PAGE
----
art of resistance, Lebanon

Playlist: PJ Harvey & Ramy Essam.

Capture/from the video The Camp/

PJ Harvey and Egyptian artist Ramy Essam have come together to write and record The Camp, and they will donate all net profits from the track to Beyond Association, a national Lebanese NGO which provides access to education, healthcare, and psycho-social support for displaced children in the Bekaa Valley of Lebanon.

The video for The Camp premiered on Guardian today – it features photographs by photo-journalist Giles Duley and was edited by Rick Holbrook.

You can watch & listen The Camp here.

Previous Playlist:

Basel Rajoub

Crystalline (Omar Souleyman Remix)

Aynur Doğan

Hello Pshychaleppo

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art of resistance, Syria

Playlist: Basel Rajoub.

Capture/photo: The Queen of Turquoise album, Basel Rajoub/

Basel Rajoub is a little wonder. He is a Syrian saxophone player – a skilled improviser, and highly original composer. Rajoub performs both as a solo artist and a leader of the Basel Rajoub Ensemble.

His Soriana Project (“Soriana is ‘our Syria’, a homeland we left behind”, Rajoub says) features collaborations with like-minded artists celebrating their heritage and paying homage to the gift and beauty of music.

You can listen to Rajoub’s Soriana from the album Asia here. Turn the lights low and enjoy.

Previous Playlist:

Crystalline (Omar Souleyman Remix)

Aynur Doğan

Hello Pshychaleppo

Grup Bunalim

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art of resistance, Syria

Playlist: Crystalline (Omar Souleyman Remix).

Crystalline

Björk is a legend. Omar Souleyman is a legend. It’s no surprise that their collaboration is legendary and it is a song that always makes me happy. And we all need songs that make us happy.

You can hear Souleyman’s Crystalline remix here.

Previous Playlist:

Aynur Doğan

Hello Pshychaleppo

Grup Bunalim

I Was Born For Poetry (Adonis)

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art of resistance, Turkey

Playlist: Aynur Doğan.

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Aynur (Doğan) is a Kurdish singer from Turkey. She was born in Çemişgezek, a small mountain town in Dersim Province and fled to İstanbul in the 90’s.

Her album Keçe Kurdan (released in 2004) was banned by the provincial court in Diyarbakır on the grounds that the lyrics contained propaganda for an illegal organization (the court ruling said the album “incites women to take to the hills and promotes division”). The ban was later lifted.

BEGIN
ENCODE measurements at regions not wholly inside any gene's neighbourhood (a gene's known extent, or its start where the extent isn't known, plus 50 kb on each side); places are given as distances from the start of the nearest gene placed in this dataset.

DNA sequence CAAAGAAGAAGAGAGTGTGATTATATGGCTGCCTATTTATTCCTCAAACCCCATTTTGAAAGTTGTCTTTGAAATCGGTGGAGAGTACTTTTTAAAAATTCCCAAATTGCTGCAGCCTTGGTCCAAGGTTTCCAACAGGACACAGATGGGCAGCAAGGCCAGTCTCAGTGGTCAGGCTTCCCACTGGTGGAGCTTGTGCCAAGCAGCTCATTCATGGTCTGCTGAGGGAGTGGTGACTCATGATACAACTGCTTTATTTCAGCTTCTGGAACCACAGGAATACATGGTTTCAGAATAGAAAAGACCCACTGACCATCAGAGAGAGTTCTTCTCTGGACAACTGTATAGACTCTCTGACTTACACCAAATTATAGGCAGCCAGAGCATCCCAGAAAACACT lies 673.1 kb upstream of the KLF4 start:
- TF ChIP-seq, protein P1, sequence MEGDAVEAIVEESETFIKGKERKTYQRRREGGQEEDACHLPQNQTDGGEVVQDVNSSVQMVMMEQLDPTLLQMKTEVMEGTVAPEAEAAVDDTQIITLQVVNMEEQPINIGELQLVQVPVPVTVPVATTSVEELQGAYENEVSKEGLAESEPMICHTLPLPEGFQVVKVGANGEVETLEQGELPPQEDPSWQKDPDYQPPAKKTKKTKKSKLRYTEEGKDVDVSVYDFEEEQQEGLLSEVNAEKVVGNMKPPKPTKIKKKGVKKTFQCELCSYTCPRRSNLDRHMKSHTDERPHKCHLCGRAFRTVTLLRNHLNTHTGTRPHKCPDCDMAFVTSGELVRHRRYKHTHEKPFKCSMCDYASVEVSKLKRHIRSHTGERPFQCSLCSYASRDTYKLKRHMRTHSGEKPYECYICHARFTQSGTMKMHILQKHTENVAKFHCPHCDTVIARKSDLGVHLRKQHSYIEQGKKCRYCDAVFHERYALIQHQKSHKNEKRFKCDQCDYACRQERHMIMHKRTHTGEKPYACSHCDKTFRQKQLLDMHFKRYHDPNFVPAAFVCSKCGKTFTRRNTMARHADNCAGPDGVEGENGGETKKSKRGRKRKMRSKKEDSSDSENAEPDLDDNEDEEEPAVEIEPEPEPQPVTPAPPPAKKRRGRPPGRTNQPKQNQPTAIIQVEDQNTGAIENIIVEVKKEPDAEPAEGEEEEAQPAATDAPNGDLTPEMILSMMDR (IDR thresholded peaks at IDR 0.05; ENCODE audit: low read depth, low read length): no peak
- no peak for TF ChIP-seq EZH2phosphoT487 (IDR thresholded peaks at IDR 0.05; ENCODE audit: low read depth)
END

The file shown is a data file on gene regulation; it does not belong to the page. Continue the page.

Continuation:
You can listen to the beautiful song Dar Hejiroke (from the above mentioned album), here.

Previous Playlist:

Hello Pshychaleppo

Grup Bunalim

I Was Born For Poetry (Adonis)

The Partisan

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art of resistance, Syria

Playlist: Hello Pshychaleppo.

screen-shot-2015-07-13-at-19-29-31/From the video Shahba/

Today is Middle East Revised’s third birthday. Here’s a nice tune to go with it. It is not necessarily celebratory, but it suits the last three years of writing and posting here. I am happy to have these years.

Hello Pshychaleppo is a project by Samer Saem Eldahr, and it’s all about fusing Arab heritage music and electronic sounds.

For the video Shahba, Eldahr asked friends to send him any footage that they had of Aleppo. “I wanted to do a mixture of footage and the animation that I create myself. It’s like a composition of our collective memory”, he says in an interview .

Doing this project wasn’t easy. “Whilst working on this project I also had to do a lot of research about Aleppo, particularly the visuals that Aleppians relate to.

For example, there is a yellow man who is very well known in Aleppo simply for the fact that he wears only yellow. He never takes it off. For every Aleppian or for every person who has been to Aleppo they relate to this person, this image. It’s in our visual memory. So things like this bring a lot of memories and it’s bitter-sweet”, Eldahr explains.

Listen & watch the video here.

Previous Playlist:

Grup Bunalim

I Was Born For Poetry (Adonis)

The Partisan

Rojava Women

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art of resistance, Turkey

Playlist: Grup Bunalim.

anatali/illustration: Emre Önol/

Anatolian Rock Revival Project is a project dedicated to bringing the non-mainstream pieces from the Turkish rock history (60s&70s) into light with unique art works.

The following is a song from the 1970, by the band Grup Bunalim, called Taş Var Köpek Yok. Enjoy the song and be sure to check out the rest of the songs included in the Anatolian Rock Revival Project.

You can listen to the song here.

Previous Playlist:

I Was Born For Poetry (Adonis)

The Partisan

Rojava Women

The Melody of our Alienation (Yemen)

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